A person is not guilty of a criminal offence if they killed a person in self-defence. This is because the courts recognise that people have the right to defend themselves from physical attacks and threatened attacks. The defence of self-defence includes defending someone else from a physical attack.
When an accused raises the defence of self-defence, the onus is on the prosecution to prove beyond a reasonable doubt that the accused did not kill the victim in self-defence. If this cannot be proven, the accuse must be found not guilty.
For a person to be found not guilty based on a defence of self-defence, the accused must have had a reasonable belief that their actions were necessary in self-defence. What it is reasonable to do in self-defence depends on the nature and extent of the threat faced.
Extreme provocation is a partial defence to murder. This means that if proven, it reduces the verdict of murder to the alternative verdict of manslaughter.
A person can argue extreme provocation as a partial defence to murder if:
- they acted in response to the victim’s conduct;
- the victim’s conduct was a serious indictable offence;
- the victim’s conduct caused the accused to lose self-control;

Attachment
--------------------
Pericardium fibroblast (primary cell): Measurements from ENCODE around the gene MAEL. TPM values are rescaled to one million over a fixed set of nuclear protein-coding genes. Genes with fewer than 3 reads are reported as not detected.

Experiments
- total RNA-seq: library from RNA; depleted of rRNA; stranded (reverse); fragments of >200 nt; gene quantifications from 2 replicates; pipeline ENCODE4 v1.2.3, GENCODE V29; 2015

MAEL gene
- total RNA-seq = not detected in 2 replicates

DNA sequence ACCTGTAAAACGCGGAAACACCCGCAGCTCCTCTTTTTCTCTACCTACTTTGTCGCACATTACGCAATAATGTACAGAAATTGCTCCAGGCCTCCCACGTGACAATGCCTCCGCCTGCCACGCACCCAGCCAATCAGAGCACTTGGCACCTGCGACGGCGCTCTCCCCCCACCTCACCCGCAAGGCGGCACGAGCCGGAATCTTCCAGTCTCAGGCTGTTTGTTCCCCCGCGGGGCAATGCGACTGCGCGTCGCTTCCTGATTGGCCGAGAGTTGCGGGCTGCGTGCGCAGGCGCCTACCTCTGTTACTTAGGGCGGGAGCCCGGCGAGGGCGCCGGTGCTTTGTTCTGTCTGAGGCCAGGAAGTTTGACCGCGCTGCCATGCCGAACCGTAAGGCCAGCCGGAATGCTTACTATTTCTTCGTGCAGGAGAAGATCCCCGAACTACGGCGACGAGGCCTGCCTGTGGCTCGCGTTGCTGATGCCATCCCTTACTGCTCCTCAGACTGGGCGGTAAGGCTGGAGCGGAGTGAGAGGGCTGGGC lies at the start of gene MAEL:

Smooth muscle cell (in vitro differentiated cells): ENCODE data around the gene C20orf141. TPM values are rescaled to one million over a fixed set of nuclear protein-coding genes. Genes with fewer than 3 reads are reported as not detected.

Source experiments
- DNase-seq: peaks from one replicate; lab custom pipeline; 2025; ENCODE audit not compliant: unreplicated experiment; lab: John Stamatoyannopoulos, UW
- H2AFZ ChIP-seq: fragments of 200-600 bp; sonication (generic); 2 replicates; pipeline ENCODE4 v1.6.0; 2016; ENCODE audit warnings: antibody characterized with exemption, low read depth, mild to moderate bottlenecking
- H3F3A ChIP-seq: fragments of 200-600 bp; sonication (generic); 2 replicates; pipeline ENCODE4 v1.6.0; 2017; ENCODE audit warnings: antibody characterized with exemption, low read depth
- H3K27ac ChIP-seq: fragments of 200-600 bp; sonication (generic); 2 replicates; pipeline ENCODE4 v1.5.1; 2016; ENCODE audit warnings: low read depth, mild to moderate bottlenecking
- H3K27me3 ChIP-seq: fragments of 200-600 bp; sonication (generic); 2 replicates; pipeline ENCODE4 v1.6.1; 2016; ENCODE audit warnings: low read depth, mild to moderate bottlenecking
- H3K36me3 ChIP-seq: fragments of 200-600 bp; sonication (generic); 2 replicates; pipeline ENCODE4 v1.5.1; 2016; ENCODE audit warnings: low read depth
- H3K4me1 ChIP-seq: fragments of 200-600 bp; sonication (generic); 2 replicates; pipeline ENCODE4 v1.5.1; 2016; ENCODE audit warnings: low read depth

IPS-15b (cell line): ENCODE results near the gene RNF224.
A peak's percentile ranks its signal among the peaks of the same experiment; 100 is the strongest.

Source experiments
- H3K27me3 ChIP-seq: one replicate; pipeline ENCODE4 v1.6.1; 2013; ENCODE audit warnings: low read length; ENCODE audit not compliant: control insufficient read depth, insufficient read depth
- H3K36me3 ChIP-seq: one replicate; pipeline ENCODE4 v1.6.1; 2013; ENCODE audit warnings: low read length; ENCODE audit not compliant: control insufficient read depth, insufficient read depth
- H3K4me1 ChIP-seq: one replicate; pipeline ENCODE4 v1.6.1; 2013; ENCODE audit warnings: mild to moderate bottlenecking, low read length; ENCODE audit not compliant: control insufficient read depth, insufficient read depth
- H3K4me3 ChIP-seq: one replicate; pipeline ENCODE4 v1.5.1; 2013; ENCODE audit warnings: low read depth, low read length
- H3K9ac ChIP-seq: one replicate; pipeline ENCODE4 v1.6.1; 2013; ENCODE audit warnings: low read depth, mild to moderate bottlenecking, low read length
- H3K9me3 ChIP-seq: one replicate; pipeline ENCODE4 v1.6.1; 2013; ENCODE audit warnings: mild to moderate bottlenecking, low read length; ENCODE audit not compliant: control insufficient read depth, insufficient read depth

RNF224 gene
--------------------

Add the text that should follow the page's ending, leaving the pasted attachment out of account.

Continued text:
- the victim’s conduct was such that it could have caused an ordinary person to lose self-cotnrol to the point of intended to kill or cause serious harm to the victim.
A non-violent sexual advance is not extreme provocation.
Section 18 of the Crimes Act provides that a person is not guilty of murder if they had a lawful cause or excuse for their actions. An example of this may be where a surgeon carries out a surgical procedure that involves a serious injury (such as an amputation) and the patient dies.
Section 18 of the Crimes Act provides that a person is not guilty of murder if they kill a person by misfortune only.
Murder is a strictly indictable offence and must be finalised in the Supreme Court.
If you require legal advice or representation in any legal matter, please contact Armstrong Legal.
WHERE TO NEXT?
If you suspect that you may be under investigation, or if you have been charged with an offence, it is vital to get competent legal advice as early as possible. Our lawyers are highly specialised in criminal law and will be able to guide you through the process while dealing with the various authorities related to your matter.
WHY CHOOSE ARMSTRONG LEGAL?
201 Elizabeth Street
Sydney NSW 2000
575 Bourke Street
Melbourne VIC 3000
231 North Quay
Brisbane QLD 4000
1 Farrell Place
Canberra ACT 2601
111 St Georges Terrace
Perth WA 6000